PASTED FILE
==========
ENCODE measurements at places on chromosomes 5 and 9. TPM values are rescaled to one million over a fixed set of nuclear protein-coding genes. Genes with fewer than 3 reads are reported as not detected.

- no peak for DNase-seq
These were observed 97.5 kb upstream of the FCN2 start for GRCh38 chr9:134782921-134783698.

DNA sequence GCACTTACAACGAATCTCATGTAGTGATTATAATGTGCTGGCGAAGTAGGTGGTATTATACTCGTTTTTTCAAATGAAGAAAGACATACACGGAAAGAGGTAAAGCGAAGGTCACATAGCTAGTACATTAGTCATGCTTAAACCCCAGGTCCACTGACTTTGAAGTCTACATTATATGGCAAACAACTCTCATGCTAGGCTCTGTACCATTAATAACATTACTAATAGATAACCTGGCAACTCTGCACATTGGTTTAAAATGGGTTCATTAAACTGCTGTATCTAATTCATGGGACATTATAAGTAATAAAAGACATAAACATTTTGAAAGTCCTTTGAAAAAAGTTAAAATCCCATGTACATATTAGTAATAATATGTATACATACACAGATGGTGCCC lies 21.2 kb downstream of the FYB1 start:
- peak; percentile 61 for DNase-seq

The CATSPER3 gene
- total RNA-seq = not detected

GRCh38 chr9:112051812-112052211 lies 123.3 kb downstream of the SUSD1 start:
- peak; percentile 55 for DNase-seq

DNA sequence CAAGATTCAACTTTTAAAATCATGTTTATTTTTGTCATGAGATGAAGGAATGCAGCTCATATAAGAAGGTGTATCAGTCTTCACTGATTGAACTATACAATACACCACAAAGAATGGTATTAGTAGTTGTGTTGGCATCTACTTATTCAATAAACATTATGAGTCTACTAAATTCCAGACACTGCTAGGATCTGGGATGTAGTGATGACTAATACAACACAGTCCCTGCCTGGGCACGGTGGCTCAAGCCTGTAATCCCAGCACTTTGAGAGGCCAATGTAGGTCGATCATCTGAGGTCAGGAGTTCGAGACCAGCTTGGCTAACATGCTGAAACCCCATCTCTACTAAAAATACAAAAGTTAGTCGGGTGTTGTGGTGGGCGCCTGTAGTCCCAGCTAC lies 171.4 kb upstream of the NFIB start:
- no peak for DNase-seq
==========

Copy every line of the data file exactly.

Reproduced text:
ENCODE measurements at places on chromosomes 5 and 9. TPM values are rescaled to one million over a fixed set of nuclear protein-coding genes. Genes with fewer than 3 reads are reported as not detected.

- no peak for DNase-seq
These were observed 97.5 kb upstream of the FCN2 start for GRCh38 chr9:134782921-134783698.

DNA sequence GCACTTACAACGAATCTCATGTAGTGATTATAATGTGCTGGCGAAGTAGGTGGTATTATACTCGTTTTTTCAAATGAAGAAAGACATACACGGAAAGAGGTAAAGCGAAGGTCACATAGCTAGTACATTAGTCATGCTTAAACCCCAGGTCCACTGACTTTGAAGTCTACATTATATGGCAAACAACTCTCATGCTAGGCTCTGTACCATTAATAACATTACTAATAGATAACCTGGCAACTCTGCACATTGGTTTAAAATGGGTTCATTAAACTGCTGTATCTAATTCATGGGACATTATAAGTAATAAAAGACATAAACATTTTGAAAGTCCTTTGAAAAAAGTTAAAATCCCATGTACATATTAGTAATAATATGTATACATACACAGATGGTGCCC lies 21.2 kb downstream of the FYB1 start:
- peak; percentile 61 for DNase-seq

The CATSPER3 gene
- total RNA-seq = not detected

GRCh38 chr9:112051812-112052211 lies 123.3 kb downstream of the SUSD1 start:
- peak; percentile 55 for DNase-seq

DNA sequence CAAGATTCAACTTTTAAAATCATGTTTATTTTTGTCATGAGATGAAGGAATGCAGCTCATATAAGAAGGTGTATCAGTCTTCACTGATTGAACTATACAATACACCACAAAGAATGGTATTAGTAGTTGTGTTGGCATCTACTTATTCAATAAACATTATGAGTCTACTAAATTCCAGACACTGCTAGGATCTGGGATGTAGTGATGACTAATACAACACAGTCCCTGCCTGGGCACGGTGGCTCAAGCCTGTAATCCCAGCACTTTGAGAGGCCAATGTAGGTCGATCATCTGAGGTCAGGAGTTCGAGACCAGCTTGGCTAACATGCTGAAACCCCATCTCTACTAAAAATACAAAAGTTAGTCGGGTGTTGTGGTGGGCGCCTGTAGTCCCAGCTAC lies 171.4 kb upstream of the NFIB start:
- no peak for DNase-seq